Beauty sleep is a real thing, and doing it on a silk pillowcase is one of the best ways to maintain shiny hair and a healthy complexion.
|How to Wash a Silk Pillowcase|
|Cycle Type||Gentle, or hand wash|
|Drying Cycle||Line dry|
|Special Treatments||Wash in a mesh bag|
|Iron Settings||Coolest setting|
How Often to Wash Silk Pillowcases
Sleep can be a dirty business. Every skincare product you use, and the soil on your face and hair, are transferred to your pillowcase. Even if you shower before bed, you should still wash your pillowcase weekly. More frequent washing should be done if you have problems with acne or other skin conditions, or if you are suffering from a cold or another virus. Having extra pillowcases on hand is a great idea for busy weeks when laundry days can get delayed.
Depending on how soiled your item is, the time it takes to clean a silk pillowcase can vary.
Working time: 15 minutes
Total time: 2 hours
Skill level: Intermediate
What You'll Need
- Cold water
- Gentle detergent
- Distilled white vinegar
- Washer or sink
- Mesh laundry bag (Optional)
- Drying rack
Choose Between Hand Washing and Machine Washing
Silk can either be washed by hand or in the washer. If you decide on using the washer, use the gentle cycle and place the silk pillowcase in a mesh laundry bag. This will protect it from snags from zippers, hook and loop fasteners, or rough spots in the machine.
When hand-washing, go for a gentle touch with no twisting or wringing. Silk fabric is strong when it's dry, but much weaker when fibers are wet.
Use a Gentle Detergent
Some detergents are simply too harsh for silk and will leave it feeling rough and scratchy. Choose a gentle detergent, like a wool wash, that can clean well but protect the fibers.
For hand-washing, use about one teaspoon per sink basin. In the washer, two tablespoons to one-fourth cup should be used depending on the size of the laundry load.
You may find makeup or bodily fluids on your silk pillowcase, so always check for stains before you toss it in the washer or hand-wash. Simply work a tiny dab of the detergent into the stained area with your fingers. Let the detergent work on the area for at least 15 minutes before washing. This will give it time to break apart the stain molecules. Then wash as usual.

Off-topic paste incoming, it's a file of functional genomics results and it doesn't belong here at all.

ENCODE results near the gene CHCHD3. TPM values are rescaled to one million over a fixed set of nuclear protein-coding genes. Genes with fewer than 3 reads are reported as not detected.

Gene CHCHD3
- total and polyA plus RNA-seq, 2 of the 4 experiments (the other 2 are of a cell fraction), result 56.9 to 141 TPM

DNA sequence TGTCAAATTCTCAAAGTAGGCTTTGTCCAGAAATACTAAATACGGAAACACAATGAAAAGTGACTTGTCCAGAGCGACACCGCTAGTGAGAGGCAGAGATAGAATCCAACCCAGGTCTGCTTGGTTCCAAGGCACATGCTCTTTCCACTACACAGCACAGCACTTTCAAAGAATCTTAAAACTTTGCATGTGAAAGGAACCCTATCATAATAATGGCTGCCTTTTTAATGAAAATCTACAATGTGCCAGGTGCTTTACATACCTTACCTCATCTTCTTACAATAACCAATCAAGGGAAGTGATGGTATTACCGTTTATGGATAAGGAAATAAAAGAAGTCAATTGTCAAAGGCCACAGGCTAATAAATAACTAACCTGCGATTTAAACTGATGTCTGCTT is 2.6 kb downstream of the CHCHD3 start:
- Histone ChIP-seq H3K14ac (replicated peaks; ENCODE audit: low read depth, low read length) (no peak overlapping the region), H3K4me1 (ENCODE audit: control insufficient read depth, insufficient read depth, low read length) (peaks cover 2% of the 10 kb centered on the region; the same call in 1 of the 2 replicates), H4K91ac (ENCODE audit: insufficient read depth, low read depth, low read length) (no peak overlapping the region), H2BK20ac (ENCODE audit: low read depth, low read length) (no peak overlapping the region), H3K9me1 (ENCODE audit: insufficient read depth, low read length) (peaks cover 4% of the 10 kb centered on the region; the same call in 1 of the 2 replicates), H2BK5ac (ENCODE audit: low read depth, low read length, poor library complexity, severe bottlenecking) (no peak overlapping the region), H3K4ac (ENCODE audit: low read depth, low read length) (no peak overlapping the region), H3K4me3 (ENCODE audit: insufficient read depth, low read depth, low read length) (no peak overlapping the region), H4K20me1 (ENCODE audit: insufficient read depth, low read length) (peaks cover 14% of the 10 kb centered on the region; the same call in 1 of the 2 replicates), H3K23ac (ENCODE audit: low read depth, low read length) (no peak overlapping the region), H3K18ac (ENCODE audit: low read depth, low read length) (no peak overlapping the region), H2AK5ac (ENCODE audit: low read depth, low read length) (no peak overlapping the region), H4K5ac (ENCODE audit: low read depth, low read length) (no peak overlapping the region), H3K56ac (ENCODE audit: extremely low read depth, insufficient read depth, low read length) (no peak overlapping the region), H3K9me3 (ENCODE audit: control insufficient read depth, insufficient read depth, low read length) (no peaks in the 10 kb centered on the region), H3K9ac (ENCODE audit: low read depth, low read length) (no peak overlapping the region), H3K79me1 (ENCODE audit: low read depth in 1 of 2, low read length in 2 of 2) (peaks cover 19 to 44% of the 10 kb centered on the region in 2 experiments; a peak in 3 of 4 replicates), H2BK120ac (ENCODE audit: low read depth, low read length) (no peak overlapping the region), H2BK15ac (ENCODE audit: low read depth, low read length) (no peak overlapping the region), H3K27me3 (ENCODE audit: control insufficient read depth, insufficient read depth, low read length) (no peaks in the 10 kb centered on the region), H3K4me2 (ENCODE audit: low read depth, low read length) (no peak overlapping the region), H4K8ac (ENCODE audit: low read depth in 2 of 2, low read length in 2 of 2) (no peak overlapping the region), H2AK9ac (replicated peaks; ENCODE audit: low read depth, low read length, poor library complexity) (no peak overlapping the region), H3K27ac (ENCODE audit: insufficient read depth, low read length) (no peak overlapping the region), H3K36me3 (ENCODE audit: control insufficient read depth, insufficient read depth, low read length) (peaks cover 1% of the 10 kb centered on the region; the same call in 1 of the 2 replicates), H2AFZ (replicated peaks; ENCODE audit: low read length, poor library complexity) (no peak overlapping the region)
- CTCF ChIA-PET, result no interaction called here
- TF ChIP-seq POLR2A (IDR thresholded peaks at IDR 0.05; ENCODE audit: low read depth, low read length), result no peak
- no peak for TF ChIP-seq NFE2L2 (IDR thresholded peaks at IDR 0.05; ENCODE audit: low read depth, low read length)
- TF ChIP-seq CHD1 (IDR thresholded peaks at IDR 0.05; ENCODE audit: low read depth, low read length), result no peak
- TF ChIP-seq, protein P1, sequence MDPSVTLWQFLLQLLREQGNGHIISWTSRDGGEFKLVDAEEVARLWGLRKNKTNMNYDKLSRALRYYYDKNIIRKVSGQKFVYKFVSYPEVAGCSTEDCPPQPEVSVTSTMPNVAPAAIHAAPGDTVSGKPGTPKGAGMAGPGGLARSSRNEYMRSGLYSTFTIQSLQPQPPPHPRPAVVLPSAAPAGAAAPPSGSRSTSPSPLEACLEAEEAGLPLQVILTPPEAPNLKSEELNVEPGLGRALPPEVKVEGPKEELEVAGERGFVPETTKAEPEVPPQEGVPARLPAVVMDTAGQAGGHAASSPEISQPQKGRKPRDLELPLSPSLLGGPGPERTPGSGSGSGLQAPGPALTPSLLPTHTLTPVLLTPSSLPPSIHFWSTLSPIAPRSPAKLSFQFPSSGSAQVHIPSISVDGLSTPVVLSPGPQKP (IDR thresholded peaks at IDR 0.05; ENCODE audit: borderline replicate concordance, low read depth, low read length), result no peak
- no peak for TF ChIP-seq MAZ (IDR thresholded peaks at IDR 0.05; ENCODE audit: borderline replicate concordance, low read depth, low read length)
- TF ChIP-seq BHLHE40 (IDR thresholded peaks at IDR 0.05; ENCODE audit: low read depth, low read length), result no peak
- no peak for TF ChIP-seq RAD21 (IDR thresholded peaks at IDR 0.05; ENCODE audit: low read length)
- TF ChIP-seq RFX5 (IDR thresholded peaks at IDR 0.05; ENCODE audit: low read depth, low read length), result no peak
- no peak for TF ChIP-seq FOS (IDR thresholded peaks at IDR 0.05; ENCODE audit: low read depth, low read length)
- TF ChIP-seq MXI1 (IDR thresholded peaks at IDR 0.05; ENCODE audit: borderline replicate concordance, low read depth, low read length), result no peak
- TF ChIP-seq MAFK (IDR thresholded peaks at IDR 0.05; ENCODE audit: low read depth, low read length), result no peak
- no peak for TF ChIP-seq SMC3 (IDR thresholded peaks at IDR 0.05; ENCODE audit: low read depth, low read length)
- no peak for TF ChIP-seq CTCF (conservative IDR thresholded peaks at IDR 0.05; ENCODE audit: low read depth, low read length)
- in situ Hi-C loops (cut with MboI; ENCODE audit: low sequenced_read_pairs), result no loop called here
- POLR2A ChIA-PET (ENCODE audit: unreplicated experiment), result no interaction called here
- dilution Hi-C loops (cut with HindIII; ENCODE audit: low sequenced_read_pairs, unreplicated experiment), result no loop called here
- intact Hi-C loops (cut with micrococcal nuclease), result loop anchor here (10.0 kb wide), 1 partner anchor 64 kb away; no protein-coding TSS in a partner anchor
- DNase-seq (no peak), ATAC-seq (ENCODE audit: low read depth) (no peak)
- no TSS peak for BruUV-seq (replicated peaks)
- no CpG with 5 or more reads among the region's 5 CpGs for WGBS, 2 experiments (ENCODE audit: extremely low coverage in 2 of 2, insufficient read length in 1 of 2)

Use Cold Water
Cold water is the best choice for washing silk. Hot water can distort the fibers.
Add Vinegar to the Rinse Cycle
Whether you are hand washing or using the washer, always add some distilled white vinegar to the rinse water. The vinegar will help remove any soapy residue in the silk fibers and leave it silky smooth.
For hand washing, use about one-fourth cup in the rinse water. In your washer, add one-half cup to one cup of vinegar to the fabric softener dispenser depending on the size of the load.
Avoid a Hot Dryer
Silk and high temperatures are not compatible. The best way to dry your pillowcase is on a drying rack, away from direct heat sources and sunlight. If you are in a hurry, tumble dry on the lowest heat setting of your dryer and remove the pillowcase while still slightly damp. Let it finish by air-drying.
When storing silk pillowcases, never fold into a tight square with sharp creases. This can weaken fibers. Create a soft fold or roll the pillowcase before placing it on a shelf where it will not be crushed.
Ironing Silk Pillowcases
If you feel your pillowcase is overly wrinkled, it can be ironed on the lowest temperature setting on your iron. Always use a pressing cloth, or clean, white cotton cloth between the iron and the silk to prevent scorching. Burned fibers cannot be restored. Always iron flat and never press in sharp creases.
What Are the Benefits of a Silk Pillowcase?
Silk is a natural fiber produced by silkworms that feed on mulberry leaves and then spin a cocoon made of long, lustrous fibers. The cocoons are boiled in water to release the fibers that are then spun into thread for weaving. Silk fabrics are strong, resilient to wrinkling, absorbent, hypoallergenic, and can be woven to a slippery, smooth finish. Those qualities make silk fabrics perfect for bedding.
- As a natural fiber, there are fewer chemicals involved in the production of the fabric than man-made fabrics like microfiber which is made from petroleum-based materials
- Silk fibers help the skin retain moisture, which can help prevent dryness
- The fabric's hypoallergenic properties make it resistant to dust mites, fungus, and other allergens
- The smooth finish of silk helps reduce hair breakage and tangling
Kraft, J., and A. Freiman. Management of Acne. Canadian Medical Association Journal, vol. 183, no. 7, 2011, doi:10.1503/cmaj.090374
Yamada, Akiko. The Absorbing Rate of Moisture for Silk Fabric Comparing to Other Fabrics Made from Various Fibers. The Journal of Sericultural Science of Japan, vol. 67, no. 4, 1998, pp. 333–339. doi:10.11416/kontyushigen1930.67.333
Römer, Lin, and Thomas Scheibel. The Elaborate Structure of Spider Silk. Prion, vol. 2, no. 4, 2008, pp. 154–161., doi:10.4161/pri.2.4.7490